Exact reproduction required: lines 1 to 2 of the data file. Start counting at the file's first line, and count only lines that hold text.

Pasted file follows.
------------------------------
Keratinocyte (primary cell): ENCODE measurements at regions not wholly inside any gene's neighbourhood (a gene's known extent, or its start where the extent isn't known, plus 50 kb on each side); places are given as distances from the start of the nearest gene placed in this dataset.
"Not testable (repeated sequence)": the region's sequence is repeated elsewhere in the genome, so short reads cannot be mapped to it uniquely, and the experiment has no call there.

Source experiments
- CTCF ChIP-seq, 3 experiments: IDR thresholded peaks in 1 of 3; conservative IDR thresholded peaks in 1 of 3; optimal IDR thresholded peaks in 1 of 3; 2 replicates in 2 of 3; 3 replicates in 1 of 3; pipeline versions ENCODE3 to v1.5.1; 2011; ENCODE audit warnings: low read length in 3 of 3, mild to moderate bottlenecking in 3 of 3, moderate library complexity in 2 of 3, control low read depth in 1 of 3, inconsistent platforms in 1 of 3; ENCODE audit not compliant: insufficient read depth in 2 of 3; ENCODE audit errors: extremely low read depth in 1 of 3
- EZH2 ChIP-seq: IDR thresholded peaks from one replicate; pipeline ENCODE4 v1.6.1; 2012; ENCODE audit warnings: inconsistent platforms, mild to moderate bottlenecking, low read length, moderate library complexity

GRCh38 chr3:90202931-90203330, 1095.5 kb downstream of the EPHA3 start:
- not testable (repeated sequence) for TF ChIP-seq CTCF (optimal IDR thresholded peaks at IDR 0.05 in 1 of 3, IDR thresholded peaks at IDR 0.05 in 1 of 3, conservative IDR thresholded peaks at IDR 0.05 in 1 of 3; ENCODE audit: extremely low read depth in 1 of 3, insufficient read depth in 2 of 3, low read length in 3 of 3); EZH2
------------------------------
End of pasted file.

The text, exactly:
Keratinocyte (primary cell): ENCODE measurements at regions not wholly inside any gene's neighbourhood (a gene's known extent, or its start where the extent isn't known, plus 50 kb on each side); places are given as distances from the start of the nearest gene placed in this dataset.
"Not testable (repeated sequence)": the region's sequence is repeated elsewhere in the genome, so short reads cannot be mapped to it uniquely, and the experiment has no call there.